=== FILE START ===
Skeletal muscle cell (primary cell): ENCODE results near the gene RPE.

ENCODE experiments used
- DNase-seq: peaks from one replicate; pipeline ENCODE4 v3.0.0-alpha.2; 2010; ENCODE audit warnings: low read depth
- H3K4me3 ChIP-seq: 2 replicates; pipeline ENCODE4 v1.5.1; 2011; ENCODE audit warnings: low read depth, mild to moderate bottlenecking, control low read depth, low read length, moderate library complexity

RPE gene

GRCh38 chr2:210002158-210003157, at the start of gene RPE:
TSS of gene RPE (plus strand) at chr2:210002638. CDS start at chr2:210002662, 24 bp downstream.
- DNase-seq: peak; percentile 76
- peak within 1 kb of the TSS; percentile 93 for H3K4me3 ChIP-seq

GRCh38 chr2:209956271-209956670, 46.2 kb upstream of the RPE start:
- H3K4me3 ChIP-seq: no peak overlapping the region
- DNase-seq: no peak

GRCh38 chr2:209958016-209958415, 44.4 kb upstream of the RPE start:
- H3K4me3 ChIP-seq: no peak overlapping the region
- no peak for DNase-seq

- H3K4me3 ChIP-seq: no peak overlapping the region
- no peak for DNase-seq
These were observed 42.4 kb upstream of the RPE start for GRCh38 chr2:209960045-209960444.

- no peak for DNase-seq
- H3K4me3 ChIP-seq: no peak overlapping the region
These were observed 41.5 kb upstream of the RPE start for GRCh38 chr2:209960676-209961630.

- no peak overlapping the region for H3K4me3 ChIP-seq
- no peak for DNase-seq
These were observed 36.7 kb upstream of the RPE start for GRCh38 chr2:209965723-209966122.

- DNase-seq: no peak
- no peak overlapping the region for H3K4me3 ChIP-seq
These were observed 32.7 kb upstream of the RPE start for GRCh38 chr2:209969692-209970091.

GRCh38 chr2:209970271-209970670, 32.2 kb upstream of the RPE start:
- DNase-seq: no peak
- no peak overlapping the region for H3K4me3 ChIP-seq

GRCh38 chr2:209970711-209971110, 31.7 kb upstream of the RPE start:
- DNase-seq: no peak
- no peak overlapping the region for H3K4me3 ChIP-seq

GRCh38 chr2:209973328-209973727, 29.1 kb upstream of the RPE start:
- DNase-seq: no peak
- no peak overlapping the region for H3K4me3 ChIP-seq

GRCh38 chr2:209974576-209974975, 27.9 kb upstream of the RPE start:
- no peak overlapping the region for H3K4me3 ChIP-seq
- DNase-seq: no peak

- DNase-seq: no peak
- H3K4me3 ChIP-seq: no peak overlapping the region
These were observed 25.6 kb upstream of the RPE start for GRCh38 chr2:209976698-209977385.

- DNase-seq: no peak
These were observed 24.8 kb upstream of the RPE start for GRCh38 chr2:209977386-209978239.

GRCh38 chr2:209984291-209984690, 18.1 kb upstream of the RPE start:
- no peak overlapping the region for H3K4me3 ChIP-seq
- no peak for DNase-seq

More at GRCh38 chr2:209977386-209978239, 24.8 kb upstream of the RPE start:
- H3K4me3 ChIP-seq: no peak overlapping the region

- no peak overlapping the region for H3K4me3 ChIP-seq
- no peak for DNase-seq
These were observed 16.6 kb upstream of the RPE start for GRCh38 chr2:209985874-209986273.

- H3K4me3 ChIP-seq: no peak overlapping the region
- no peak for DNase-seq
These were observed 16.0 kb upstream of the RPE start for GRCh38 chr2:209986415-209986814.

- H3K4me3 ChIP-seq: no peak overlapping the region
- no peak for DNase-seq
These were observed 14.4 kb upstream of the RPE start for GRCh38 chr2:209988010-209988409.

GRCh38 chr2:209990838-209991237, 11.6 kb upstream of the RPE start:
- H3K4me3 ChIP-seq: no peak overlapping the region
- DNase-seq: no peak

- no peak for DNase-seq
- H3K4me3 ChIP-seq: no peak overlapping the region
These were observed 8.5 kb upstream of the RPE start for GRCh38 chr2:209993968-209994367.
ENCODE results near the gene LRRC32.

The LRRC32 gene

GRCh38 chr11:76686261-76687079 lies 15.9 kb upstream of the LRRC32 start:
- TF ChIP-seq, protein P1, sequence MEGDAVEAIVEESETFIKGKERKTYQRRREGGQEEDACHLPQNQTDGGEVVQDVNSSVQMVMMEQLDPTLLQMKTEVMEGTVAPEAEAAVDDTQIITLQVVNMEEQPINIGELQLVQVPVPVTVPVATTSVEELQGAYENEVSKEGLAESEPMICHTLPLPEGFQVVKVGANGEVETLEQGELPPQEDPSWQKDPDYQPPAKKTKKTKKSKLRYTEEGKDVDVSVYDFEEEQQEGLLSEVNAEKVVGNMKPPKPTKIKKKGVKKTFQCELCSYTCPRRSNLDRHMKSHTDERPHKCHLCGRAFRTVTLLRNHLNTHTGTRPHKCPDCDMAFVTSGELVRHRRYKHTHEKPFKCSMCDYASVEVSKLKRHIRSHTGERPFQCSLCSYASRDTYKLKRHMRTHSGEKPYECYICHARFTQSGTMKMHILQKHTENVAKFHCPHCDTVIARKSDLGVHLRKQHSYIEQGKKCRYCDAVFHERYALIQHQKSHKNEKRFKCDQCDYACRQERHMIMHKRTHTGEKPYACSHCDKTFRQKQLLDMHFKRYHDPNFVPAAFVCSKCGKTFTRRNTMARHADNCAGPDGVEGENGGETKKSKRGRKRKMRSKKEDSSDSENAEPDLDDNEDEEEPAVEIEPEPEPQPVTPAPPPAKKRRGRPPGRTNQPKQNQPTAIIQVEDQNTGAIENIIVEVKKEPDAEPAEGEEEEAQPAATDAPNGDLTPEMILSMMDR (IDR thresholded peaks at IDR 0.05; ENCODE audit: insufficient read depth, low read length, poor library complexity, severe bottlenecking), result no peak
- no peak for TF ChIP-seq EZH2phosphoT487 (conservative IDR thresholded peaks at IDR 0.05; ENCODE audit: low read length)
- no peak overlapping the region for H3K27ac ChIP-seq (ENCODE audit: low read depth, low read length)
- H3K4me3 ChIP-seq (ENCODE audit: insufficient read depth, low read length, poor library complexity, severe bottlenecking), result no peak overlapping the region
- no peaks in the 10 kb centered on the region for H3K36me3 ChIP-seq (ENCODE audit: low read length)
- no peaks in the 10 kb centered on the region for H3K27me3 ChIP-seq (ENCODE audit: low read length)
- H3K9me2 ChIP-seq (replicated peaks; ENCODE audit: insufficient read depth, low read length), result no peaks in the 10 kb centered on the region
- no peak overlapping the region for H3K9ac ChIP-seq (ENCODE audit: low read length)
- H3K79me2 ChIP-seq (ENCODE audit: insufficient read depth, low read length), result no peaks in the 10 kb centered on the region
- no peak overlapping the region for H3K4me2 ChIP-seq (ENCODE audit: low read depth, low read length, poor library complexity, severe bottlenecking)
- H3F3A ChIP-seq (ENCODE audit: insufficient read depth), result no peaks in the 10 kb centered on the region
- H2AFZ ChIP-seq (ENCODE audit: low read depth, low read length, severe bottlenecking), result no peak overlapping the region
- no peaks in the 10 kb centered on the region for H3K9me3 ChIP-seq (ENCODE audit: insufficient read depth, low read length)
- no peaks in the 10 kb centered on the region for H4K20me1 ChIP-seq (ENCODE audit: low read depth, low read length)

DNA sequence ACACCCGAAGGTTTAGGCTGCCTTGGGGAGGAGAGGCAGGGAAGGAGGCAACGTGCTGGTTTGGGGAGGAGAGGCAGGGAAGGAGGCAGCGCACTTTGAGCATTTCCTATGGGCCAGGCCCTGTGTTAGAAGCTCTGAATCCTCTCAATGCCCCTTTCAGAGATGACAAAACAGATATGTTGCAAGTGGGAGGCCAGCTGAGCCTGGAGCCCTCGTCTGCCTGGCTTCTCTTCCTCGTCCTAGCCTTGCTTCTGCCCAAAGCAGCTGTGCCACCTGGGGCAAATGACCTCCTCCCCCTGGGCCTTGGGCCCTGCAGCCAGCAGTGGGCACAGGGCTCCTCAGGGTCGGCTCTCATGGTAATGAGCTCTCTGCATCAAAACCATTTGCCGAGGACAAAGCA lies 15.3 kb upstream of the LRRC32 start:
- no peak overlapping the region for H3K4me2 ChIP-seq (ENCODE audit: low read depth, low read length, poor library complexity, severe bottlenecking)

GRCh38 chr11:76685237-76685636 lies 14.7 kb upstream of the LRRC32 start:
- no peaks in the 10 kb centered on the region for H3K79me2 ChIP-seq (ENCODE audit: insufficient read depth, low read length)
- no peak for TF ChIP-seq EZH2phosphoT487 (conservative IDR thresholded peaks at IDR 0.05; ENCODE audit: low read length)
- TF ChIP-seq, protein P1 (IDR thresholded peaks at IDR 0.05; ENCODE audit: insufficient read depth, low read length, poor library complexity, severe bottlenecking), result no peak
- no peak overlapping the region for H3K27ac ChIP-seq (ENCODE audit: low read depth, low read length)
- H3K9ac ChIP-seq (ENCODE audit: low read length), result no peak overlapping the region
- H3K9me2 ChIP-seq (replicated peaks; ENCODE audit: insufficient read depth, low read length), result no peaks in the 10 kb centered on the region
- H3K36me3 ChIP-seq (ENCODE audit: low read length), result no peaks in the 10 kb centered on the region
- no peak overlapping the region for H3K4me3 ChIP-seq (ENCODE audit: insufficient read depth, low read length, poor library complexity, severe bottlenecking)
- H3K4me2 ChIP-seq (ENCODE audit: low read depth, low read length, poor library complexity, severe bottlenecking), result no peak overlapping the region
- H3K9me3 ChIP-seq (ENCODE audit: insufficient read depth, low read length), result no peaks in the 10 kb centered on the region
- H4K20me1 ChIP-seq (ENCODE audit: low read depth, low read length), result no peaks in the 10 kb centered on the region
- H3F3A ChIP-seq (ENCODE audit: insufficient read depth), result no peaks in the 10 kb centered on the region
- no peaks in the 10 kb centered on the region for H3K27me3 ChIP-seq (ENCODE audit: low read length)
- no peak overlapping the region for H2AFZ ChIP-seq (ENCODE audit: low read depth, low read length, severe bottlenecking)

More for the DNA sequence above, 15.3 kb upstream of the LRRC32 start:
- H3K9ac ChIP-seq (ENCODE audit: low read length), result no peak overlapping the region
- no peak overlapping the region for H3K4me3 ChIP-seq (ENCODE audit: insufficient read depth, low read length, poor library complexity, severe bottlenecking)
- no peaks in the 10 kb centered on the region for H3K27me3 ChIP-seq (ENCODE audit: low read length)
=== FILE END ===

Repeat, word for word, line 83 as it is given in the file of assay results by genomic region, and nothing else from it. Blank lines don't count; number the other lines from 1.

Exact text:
- no peak overlapping the region for H3K4me2 ChIP-seq (ENCODE audit: low read depth, low read length, poor library complexity, severe bottlenecking)